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USAF CV-22 Osprey
The V-22 Osprey is one of the most complex pieces of Military equipment in the world. And now it is represented in full detail in Lego. This wonder of modern warfare comes to life on LDD, with working doors, flaps, props, and nacelles
About this creation


After the failure and disaster of the attempted rescue of hostages taken during the 1970's takeover of the US embassy in Iran, the military recognized the need for an air vehicle that could fly high and fast above danger zones, be able to land in tight areas like a helicopter, and then get out quickly.

The answer for this was the beginning of tilt-rotor aircraft in the modern era. Bell and Boeing struck up a partnership to begin work on the new aircraft. The result was the V-22 Osprey.







In the early 2000's, the aircraft seemed doomed to cancellation before it reached production after a series of crashes and mishaps. But with a fair amount of persuasion and presumably a lot of long nights by the folks at Bell and Boeing, the problems were corrected and the Osprey took flight on the front lines. With the ability to take off and land like a helicopter, the Osprey has the ability to go anywhere a helicopter can. And with the tilt of its nacelles, it can transition into an airplane and fly farther and faster than even the best helicopter.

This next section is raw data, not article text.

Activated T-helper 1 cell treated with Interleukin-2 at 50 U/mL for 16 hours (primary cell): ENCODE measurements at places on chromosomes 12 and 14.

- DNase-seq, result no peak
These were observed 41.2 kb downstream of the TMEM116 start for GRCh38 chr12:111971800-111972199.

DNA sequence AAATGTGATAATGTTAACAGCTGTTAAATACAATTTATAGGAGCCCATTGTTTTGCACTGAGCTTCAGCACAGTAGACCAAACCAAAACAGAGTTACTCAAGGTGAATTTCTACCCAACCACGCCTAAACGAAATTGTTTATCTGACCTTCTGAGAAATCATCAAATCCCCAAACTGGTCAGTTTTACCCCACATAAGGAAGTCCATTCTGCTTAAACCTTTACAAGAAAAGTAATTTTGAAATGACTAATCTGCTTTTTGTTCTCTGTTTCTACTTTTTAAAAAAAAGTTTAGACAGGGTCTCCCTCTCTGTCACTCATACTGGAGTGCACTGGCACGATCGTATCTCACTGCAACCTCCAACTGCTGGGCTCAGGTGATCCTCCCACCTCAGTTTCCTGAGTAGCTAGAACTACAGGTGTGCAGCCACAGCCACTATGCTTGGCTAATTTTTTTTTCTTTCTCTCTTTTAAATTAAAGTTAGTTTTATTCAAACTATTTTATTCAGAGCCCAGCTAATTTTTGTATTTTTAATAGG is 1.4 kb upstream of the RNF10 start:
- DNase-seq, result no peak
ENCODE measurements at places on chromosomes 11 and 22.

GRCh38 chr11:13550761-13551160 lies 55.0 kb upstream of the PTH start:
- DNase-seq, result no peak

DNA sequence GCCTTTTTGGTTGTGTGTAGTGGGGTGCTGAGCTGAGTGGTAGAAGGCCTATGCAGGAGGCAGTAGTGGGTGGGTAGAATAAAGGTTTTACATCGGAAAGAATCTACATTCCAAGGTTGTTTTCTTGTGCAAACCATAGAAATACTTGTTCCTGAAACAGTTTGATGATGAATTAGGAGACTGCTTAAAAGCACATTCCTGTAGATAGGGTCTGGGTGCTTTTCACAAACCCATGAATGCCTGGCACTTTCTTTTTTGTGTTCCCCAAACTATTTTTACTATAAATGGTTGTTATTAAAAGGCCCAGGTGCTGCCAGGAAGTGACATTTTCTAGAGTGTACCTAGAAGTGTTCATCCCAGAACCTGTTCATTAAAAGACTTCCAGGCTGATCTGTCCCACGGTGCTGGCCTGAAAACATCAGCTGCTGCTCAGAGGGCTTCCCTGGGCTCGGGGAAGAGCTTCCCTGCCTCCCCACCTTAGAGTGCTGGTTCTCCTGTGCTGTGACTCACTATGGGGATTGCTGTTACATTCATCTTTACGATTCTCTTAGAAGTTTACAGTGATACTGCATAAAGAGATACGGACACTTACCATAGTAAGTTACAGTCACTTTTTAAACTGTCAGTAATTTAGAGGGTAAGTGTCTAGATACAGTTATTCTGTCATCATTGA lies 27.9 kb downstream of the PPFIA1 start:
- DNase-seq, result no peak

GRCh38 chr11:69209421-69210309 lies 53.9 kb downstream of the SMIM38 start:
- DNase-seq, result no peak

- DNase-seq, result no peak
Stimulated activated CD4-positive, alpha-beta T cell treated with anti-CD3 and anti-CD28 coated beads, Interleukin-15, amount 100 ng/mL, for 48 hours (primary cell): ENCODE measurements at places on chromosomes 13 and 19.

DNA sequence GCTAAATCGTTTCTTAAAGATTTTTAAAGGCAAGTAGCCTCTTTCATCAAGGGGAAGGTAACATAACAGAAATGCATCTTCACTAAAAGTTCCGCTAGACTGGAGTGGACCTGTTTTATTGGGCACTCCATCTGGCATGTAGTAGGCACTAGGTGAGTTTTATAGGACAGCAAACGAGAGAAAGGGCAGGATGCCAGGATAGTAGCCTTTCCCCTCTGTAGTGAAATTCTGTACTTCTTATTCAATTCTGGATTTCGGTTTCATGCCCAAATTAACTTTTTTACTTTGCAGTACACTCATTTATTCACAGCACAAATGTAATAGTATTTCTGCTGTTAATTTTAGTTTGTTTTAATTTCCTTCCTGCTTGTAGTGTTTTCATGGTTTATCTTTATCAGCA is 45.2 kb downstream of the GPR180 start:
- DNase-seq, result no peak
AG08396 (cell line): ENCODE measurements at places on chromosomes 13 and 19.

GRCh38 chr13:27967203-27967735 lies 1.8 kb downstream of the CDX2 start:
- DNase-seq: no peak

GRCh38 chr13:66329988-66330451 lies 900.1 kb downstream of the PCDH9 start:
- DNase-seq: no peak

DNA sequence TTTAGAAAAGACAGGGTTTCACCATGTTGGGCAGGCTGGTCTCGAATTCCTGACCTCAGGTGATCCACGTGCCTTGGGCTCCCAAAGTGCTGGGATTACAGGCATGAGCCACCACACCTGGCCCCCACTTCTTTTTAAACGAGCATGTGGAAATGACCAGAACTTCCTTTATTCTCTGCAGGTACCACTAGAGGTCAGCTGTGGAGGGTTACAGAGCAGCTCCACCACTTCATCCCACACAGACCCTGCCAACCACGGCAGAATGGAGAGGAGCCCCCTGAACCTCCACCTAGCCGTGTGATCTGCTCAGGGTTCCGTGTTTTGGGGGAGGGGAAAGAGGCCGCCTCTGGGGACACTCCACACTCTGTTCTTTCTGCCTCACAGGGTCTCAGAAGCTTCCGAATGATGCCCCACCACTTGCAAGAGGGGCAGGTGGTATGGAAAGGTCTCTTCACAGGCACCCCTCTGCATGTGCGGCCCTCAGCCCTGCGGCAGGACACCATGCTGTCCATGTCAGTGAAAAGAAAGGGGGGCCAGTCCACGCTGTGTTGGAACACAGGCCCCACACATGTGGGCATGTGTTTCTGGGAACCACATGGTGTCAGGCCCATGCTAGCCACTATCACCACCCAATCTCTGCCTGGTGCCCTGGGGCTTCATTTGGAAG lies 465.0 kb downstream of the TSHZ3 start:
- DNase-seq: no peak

This model features operating flaps and stabilizers on the tail and wings, as well as rotating nacelles to transition from helicopter mode to airplane mode. It has a full interior, with a complete cockpit and folding seats inside for troops.



With a lack of offensive capabilities, provisions have been made to add a retractable canon on the belly of the Osprey. But for now, it's only defense is an LMG mounted on the rear loading ramp of the aircraft for covering fire when troops are exiting the aircraft in a "hot" LZ. The Osprey's real weapon is its speed. With the ability to get in and out faster than any helicopter, it is hardly in the combat zone long enough to receive much fire. High and fast is the name of the game for the Osprey